Holiday Spending Update: Not-So-Dead Zone

By in
Holiday Spending Update: Not-So-Dead Zone

We’re currently in the middle of the dullest part of the Holiday season for retailers, past Black Friday/Cyber Monday but before last minute Christmas week shopping. So how is it going? A look at US Google Trends search volumes actually suggests “reasonably well”. For example:

#1: Google searches for “macbook” (blue line) and “hp” (red line) since 10/1/19 (right before the holidays last year) to the present:

  • Queries for “macbook” and “hp” typically peak the week of Black Friday every year, but this year the high occurred in mid-August ahead of back to school as families prepared for remote learning (highlighted in the box towards the center of the chart below). While the latter is not a “product” per se, we use it as a proxy for non-Mac computer demand.
  • Searches for “macbook” and “hp” are currently 18 pct and 19 pct higher than the comparable week in 2019. The former matched the Black Friday week interest seen the prior year, while the latter slightly exceeded it.

Takeaway: demand for laptops and electronics in general have been remarkably and consistently high this year. Even with two huge waves of interest after lockdowns first started in mid-March and again before back to school (that even surpassed 2019 Black Friday levels), they are still seeing more searches than this time last year. While this is great news for 2020, keep it in mind for next year as tech will face especially tough comps throughout 2021.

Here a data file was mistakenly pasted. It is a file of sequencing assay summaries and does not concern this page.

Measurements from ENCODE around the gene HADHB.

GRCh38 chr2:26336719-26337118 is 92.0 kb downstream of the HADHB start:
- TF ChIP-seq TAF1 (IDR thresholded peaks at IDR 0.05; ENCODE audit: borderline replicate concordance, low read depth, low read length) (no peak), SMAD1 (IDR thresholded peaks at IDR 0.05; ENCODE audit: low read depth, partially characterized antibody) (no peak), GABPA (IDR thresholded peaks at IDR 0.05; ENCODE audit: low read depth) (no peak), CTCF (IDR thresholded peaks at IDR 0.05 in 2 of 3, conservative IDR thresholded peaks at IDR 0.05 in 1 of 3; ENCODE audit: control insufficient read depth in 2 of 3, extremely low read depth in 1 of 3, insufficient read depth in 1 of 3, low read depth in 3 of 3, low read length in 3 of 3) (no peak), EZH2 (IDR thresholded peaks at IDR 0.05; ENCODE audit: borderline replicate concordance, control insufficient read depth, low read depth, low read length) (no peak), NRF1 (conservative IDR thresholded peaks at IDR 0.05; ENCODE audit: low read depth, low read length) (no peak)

#2: Queries for “jewelry” (blue line) over the past five years:

  • Searches for “jewelry” collapsed after lockdowns first started back in March (as highlighted in the box to the right of the chart below) as stores closed and people stayed home.
  • Interest in jewelry nearly recovered its pre-pandemic levels by May and chopped around until early November but broke out in mid-November and thereafter amid holiday promotions.
  • Queries have continued to climb higher over the last couple of weeks even after its spike the week of Black Friday, and already slightly exceed 2018 and 2019’s holiday highs.

Takeaway: jewelry is one clear area where there was pent-up consumer demand. Given that searches usually peak the week before Christmas, this year could beat the 5-year high in 2017.

#3: “Clothes” (blue line) over the last 5 years:

  • Searches for “clothes” fell to their worst levels of the last five years after lockdowns commenced (as shown in the box to the right of the chart below) amid store closures and people not leaving their homes.
  • Interest in clothes recovered to pre-pandemic levels fairly quickly (by mid-April). They even got close to a 5-year high in early June, when virus cases meaningfully improved.
  • Queries for clothes waned and were choppy thereafter but hit a new 5-year high the week of Cyber Monday.

Takeaway: even with climbing virus cases, restrictions and social distancing protocols, American consumers are taking advantage of holiday deals on clothes.